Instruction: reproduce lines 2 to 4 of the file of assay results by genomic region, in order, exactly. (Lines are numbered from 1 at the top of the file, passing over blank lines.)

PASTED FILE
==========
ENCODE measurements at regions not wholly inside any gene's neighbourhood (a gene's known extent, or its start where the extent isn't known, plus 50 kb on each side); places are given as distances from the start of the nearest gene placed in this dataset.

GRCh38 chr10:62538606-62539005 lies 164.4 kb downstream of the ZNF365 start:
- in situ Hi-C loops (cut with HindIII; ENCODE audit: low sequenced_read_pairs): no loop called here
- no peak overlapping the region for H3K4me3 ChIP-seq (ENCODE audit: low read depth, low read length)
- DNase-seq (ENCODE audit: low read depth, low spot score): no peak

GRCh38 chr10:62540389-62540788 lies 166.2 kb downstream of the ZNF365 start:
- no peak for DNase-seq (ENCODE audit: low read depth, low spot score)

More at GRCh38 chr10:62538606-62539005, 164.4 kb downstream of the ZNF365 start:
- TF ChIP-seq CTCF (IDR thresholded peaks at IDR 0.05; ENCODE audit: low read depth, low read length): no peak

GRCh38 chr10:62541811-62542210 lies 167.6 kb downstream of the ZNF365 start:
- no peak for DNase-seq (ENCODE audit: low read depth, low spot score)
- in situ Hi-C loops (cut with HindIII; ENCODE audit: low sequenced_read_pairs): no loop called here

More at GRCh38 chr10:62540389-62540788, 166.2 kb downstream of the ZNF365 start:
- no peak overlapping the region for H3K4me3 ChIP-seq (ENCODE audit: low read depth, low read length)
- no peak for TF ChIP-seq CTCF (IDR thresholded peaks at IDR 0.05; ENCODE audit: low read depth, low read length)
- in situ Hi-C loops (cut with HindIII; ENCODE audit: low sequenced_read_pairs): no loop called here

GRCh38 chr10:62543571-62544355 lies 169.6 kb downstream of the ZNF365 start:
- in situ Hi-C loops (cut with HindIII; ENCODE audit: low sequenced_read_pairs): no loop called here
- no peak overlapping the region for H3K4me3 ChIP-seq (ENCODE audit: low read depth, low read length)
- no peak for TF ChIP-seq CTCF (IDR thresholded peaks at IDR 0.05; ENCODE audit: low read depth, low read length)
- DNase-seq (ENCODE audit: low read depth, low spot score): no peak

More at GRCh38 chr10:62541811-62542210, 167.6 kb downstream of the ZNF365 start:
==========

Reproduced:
GRCh38 chr10:62538606-62539005 lies 164.4 kb downstream of the ZNF365 start:
- in situ Hi-C loops (cut with HindIII; ENCODE audit: low sequenced_read_pairs): no loop called here
- no peak overlapping the region for H3K4me3 ChIP-seq (ENCODE audit: low read depth, low read length)